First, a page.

As the flood narrative draws to a close in Genesis 8, reference to the centrality of land, life, and human stewardship is emphasized again, along with a covenantal pledge from God to never again destroy the earth in a flood.[8] As Noah’s descendants increased in number and spread out over the land, God’s project continued through Abraham. God’s covenant with Abraham also involved land, as well as a commitment to bless the entire world through Abraham’s offspring.[9]

Roy Zuck Writes:

“Obedience to this call would result in his being made a partner with Yahweh in the process of blessing the world and bringing it back in line with its Creator’s intentions.” [10]

”God’s “land-and-people” restoration and reclamation project began with Abraham and included two basic things: (a) God would raise up a world-blessing nation through Abraham, and (b) they would bless the nations, in part, from their land. The land, according to Zuck, was the place “in and from which the reconciling people would minister to the world.” [11]

From Abraham’s second son, Isaac, and Isaac’s second son, Jacob God continued His project. His promise to them was that He would be their God, they would be His people, and He would give them the same land that He had promised to Abraham.[12] After years of nomadic sojourn, Israel settled in Egypt where they ultimately endured four centuries of slavery. When the Lord God delivered Israel out of Egypt, He reminded them again of His promise of land.[13] As the book of Exodus draws to a close, and Joshua begins, Israel begins the long process of attempting to possess the land that God promised to their forefather Abraham, and to them.[14]

The book of Joshua ends with the Israelites established in the land. This represents a major stage in the fulfillment of God’s promises to Abraham, even though the road to this point has not been easy. The promised land for Abraham’s descendants has now become a reality in the life of Israel. The stage is set for Israel to live as a light to the nations. God’s response to mutiny in his good creation has been to elect one man, Abraham, and then to recover a small sliver of land on the earth, and to place Abraham’s descendants there. Israel in the land is meant to be a taste of what God intends for the whole of his creation.[15]

The remainder of the Old Testament narrative recounts Israel’s difficult history with respect to their divine vocation to possess the Promised Land on God’s terms, and to be the people who show the world what God is like.

Israel’s story is not a story, and their religion is not a religion emphasizing people trying to learn how to get off of the earth so they can be in heaven. It is the story of God’s people vested with the divinely given vocation to reclaim the whole creation (beginning with one piece of land and working outward from there) for the Creator.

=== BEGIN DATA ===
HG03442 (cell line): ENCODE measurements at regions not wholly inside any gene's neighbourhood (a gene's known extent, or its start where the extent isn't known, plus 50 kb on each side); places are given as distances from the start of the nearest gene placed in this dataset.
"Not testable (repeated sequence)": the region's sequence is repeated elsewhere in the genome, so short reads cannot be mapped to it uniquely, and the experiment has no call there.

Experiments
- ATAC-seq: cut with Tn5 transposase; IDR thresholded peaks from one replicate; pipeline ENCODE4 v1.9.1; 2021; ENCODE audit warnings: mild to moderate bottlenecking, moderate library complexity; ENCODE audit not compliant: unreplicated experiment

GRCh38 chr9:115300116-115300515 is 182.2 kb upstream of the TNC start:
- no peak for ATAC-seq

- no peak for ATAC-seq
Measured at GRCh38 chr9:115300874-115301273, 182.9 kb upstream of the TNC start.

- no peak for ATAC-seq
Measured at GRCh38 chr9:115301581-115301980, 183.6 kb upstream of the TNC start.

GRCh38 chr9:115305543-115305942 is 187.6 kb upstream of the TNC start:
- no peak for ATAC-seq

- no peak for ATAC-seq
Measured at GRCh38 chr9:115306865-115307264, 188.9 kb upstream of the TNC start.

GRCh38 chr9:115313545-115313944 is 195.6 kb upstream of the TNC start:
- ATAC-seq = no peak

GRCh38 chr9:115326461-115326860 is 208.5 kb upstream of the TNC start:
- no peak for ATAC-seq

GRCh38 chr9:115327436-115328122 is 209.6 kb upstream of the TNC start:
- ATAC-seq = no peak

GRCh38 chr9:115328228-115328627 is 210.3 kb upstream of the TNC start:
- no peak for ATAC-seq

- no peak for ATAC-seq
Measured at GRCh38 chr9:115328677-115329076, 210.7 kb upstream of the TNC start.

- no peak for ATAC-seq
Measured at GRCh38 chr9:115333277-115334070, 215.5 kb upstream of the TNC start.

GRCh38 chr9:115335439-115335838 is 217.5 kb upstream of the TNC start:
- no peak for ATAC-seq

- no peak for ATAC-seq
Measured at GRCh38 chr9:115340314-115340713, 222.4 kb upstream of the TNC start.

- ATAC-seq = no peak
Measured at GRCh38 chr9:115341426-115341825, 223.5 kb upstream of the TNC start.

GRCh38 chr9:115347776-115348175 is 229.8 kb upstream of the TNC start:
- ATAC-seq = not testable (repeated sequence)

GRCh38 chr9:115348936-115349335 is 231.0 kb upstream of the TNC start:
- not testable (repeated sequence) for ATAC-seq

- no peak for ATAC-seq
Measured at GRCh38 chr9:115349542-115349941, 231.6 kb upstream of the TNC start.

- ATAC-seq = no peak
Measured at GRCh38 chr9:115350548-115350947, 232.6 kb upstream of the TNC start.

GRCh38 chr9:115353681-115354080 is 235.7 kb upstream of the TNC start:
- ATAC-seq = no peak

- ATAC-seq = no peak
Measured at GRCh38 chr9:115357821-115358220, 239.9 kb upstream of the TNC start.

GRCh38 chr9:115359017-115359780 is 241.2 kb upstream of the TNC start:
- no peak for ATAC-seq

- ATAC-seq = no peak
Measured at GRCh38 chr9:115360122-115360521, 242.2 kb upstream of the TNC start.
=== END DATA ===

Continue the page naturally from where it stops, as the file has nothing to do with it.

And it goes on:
At this point in the discussion it is not unusual to hear Christians say that the Old Testament is merely symbolic of God’s heavenly future for us. “Israel was to possess ‘real’ land here in the fallen world, and so their story is symbolic of our future. But since, it is believed, God is going to destroy this planet, our Promised Land is really in an entirely other place called heaven.” After all, didn’t Jesus teach what heaven was going to be like in the Sermon on the Mount?”[16]


Perhaps it would be better to understand Jesus’ teaching about the “Kingdom of Heaven” as an insight into what the world (e.g. the land or the earth we live on) ought to be like when God’s people are truly being God’s people, and what it will ultimately be like under the reign of God. In the words of N.T. Wright, the Sermon on the Mount is not “a guide-map for how to go to ‘heaven’ after death. It is rather, as it stands, a challenge to Israel to be Israel.” [17]

Land in the Present – A Broken Home

Up to the time of Jesus, Israel had never fulfilled her vocation, and the Gospels begin, in part, with a view of Israel under Gentile (e.g., Roman) occupation. The land that God had given them was being ruled by other powers. They did not fully possess the land, though they did live in it. Therefore, God’s purposes for the world that He created, which were to be carried out by the people He had chosen, and from the land He had given to them, were yet unrealized. Thus, Israel had, up to that point, failed in her vocation. The world was not as it should be, and though Israel was home in the land – it remained a broken home, and they were a broken people. The theme of land does not disappear in the New Testament. According to Paul, brokenness and yearning for wholeness extends over all of creation.